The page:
Noemi Tungui lives in Oxnard, California, the so-called “Strawberry Capital of the World.” But Oxnard’s idyllic branding omits other details of its landscape: power plants, oil wells, and within the city limits, the Halaco Engineering Superfund site — where a metal recycler once operated right on the Pacific Ocean.

The city of about 200,000 is situated on the coast between the upscale towns of Santa Barbara to the north and Malibu to the south. But unlike those affluent neighbors, Oxnard’s shores are lined with aging energy infrastructure.

Tungui migrated to Oxnard, which is nearly 75 percent Latino, from the state of Michoacán, Mexico, when she was toddler. And until she became a citizen last year, Tungui mostly kept quiet about the pollution in her community because, like many of her neighbors, she was undocumented. But today, there’s no mistaking her message: Living in Oxnard means living with toxic exposures.

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In 2015, NRG Energy proposed building a new natural gas power plant in Oxnard to replace an older facility. Its primary function would be to provide electricity to the area in the event of power disruptions in California’s energy grid. In June 2016, the California Public Utilities Commission — one of two state agencies charged with approving energy projects — signed off on the proposal.

But Tungui and other community members say the so-called Puente Power Plant will further pollute an already overburdened city, would be vulnerable to sea-level rise, and is simply unnecessary.

In June, after nearly three years battling the NRG project, community members won a victory: The California Energy Commission, the other agency that approves energy projects, authorized an unprecedented study to investigate whether renewable alternatives could fill Puente’s proposed role.

Tungui was among those who lobbied the commission in Sacramento. “I told them that they definitely wouldn’t put a project like this in their backyard,” the 24-year-old says.

The report from the state’s energy-grid manager, the California Independent Systems Operator (CAISO), released Wednesday, may not settle the controversy over the plant proposal. It found that distributed renewables and energy storage could do the job of a Puente — but that the consequences would be a higher estimated cost and less reliability.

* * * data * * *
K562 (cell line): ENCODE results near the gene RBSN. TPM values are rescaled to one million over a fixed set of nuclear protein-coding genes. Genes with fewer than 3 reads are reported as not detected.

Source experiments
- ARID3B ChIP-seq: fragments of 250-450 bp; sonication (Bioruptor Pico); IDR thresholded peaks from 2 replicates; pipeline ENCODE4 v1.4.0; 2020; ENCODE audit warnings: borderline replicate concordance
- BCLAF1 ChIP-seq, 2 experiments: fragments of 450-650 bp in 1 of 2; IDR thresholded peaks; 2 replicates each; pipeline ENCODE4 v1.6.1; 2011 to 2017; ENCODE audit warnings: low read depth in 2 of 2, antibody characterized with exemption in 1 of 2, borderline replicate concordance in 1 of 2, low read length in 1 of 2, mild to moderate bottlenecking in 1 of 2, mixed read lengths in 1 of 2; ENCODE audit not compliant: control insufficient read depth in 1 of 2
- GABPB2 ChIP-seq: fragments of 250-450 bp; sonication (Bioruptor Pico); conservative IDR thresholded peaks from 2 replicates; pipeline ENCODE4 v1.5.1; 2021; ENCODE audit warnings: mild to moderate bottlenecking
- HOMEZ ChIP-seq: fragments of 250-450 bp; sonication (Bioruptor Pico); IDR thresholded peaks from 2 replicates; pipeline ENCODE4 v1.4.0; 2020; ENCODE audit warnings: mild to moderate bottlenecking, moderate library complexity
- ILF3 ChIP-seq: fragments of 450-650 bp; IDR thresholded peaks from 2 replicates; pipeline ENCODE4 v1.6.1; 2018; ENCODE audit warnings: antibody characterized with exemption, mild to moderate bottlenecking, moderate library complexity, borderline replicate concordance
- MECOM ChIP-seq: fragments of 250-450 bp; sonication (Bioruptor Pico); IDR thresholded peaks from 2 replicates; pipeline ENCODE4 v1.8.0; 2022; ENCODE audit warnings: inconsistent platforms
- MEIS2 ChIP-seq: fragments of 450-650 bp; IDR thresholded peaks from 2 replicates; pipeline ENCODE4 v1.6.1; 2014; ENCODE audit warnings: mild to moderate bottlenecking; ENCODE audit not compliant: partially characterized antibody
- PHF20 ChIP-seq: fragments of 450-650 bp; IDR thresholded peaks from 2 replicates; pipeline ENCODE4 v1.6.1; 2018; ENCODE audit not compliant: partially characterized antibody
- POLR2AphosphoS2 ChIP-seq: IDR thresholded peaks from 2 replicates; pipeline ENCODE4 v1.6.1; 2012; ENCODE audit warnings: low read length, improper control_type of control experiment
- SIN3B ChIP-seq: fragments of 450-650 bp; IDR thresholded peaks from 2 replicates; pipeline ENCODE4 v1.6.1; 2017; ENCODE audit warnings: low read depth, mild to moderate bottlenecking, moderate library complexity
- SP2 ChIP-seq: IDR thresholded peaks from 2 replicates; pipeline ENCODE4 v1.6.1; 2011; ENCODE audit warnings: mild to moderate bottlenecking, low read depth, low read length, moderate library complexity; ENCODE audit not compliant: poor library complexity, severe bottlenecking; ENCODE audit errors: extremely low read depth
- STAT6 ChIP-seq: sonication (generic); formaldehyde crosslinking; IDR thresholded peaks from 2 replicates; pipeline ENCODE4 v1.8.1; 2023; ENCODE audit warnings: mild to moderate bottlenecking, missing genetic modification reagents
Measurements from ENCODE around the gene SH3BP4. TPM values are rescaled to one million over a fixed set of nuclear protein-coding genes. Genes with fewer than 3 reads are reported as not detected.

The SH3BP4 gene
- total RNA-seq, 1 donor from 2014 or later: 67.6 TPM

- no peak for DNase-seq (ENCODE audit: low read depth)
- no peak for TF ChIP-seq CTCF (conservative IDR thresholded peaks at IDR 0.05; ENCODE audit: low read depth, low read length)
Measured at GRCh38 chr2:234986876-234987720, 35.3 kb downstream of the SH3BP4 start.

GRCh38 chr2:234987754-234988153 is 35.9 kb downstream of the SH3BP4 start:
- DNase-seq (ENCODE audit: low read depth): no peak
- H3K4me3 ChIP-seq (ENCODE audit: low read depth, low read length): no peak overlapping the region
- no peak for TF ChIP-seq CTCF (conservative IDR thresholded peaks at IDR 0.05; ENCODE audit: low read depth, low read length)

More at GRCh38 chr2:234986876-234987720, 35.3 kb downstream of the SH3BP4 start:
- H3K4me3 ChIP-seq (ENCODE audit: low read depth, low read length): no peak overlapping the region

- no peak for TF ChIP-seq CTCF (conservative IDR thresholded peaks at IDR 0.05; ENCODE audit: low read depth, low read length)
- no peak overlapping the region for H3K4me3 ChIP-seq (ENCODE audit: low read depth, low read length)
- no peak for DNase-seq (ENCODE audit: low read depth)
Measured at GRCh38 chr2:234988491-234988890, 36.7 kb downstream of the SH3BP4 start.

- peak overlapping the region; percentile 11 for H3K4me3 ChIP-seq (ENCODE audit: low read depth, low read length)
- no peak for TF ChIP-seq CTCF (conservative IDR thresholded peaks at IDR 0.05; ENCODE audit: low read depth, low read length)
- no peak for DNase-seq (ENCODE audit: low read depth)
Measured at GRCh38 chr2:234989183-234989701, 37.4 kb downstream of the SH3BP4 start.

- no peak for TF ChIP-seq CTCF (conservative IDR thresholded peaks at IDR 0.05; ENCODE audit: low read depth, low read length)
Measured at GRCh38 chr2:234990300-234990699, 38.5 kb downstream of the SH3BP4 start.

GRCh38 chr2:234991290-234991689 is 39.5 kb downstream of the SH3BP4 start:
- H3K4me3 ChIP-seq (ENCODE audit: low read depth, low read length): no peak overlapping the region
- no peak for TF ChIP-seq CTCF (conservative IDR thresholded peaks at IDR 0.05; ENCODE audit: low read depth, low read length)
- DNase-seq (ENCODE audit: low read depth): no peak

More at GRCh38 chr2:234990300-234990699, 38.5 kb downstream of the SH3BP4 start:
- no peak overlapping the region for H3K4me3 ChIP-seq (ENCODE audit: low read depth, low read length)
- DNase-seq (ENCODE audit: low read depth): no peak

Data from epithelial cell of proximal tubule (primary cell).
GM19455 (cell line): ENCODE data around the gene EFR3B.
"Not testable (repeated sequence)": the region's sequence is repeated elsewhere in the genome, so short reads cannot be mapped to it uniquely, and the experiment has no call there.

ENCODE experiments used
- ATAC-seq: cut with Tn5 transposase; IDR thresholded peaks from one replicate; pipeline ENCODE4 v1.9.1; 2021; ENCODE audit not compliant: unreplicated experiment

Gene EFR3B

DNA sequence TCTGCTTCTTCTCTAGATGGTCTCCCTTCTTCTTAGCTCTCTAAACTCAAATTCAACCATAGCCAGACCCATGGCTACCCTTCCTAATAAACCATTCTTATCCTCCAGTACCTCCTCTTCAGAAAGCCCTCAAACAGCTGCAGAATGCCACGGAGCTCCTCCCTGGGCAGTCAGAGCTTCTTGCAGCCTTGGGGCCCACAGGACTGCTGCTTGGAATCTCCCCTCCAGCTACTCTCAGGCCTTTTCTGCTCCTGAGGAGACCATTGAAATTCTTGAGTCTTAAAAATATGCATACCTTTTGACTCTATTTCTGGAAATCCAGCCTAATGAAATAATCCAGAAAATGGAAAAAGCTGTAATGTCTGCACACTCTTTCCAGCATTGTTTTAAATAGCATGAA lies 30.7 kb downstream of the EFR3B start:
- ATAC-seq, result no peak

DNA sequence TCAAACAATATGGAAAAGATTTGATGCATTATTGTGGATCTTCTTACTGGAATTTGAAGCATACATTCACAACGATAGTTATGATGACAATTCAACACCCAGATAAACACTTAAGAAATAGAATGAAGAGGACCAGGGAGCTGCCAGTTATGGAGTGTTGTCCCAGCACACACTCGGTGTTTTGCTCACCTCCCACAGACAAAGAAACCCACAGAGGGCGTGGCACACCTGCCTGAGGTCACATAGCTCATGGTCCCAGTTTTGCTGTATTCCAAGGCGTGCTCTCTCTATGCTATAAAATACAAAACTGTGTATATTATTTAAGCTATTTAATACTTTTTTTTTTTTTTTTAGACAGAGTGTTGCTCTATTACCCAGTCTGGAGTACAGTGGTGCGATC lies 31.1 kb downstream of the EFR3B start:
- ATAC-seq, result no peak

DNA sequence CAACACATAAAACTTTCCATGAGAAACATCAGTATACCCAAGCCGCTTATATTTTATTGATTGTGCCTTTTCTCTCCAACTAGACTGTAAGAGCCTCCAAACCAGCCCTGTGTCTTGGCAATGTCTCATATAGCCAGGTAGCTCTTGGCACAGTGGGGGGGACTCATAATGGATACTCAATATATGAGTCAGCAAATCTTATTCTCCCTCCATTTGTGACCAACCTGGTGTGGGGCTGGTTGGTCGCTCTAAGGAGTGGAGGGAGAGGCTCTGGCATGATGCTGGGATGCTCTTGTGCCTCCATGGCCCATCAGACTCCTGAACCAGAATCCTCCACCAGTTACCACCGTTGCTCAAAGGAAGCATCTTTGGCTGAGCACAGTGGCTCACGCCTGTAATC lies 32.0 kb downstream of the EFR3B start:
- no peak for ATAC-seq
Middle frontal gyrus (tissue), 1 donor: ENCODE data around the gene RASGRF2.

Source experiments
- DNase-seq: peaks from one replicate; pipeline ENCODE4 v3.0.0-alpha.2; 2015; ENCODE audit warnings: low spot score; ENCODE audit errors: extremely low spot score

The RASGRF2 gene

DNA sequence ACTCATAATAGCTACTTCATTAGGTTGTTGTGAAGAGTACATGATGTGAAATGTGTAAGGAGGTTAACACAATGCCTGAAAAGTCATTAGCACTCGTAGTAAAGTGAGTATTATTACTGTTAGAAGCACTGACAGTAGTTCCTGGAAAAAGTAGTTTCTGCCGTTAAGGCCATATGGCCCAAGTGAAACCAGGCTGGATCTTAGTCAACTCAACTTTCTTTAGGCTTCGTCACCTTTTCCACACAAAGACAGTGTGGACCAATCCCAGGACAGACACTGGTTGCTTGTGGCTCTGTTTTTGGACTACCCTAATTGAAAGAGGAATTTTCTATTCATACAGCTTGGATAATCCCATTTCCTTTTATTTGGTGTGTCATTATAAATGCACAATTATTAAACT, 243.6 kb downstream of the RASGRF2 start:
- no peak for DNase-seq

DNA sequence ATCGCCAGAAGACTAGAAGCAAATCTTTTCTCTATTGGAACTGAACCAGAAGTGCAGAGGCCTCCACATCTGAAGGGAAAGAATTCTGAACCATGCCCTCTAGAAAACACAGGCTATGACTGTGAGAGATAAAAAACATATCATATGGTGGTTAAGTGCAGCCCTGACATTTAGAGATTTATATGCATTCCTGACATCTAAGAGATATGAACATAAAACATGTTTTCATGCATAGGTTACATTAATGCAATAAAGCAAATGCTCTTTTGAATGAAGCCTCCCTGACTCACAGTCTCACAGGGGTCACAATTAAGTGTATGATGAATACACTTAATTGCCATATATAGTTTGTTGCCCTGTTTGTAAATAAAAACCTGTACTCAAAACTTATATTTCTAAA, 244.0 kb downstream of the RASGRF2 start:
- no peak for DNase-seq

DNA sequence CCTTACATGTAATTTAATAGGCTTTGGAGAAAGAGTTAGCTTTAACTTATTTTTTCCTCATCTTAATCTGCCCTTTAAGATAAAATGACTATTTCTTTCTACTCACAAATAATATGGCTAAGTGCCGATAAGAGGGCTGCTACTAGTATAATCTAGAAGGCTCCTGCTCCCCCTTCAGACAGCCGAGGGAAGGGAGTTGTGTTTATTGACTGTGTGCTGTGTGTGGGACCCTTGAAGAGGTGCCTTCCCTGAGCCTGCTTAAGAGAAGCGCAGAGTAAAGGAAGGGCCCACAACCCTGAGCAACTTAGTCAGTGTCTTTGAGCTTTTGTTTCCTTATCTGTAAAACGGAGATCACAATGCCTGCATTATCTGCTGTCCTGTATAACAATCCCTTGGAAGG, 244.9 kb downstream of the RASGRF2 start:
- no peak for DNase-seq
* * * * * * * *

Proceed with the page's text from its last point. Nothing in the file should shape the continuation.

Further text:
Advocates see the defeat of Puente as a potential watershed, a chance for California to demonstrate its commitment to modernizing its electricity grid. While politicians throughout the state have made grand pledges to uphold climate progress, environmentalists and industry are still debating how swiftly California should substitute renewables for traditional fossil fuel power, specifically natural gas. Puente’s eventual fate could signal how quickly California will pivot toward the sustainable future it’s selling.

Clean energy advocates were cautiously optimistic about the new study’s results. “The basic bottom line is that the study shows there are clear alternatives,” says Lucas Zucker, an organizer with the Central Coast Alliance United for a Sustainable Economy, “which is really the key criteria we’ve been needing.”

NRG spokesperson David Knox, however, took the report as a positive sign for the Puente project to move forward. “While we find the results of the CAISO study interesting from a theoretical standpoint, the results do not present any feasible alternatives.”

“Puente” means bridge in Spanish, a not-so-subtle reference to the belief among some scientists and politicians that natural gas is a “bridge fuel” to achieving lower emission levels while we ramp up the capacity of renewables. In the early 2000s, California embraced the cleaner-burning fossil fuel. According to the U.S. Energy Information Administration, most of the energy California now consumes comes from natural gas.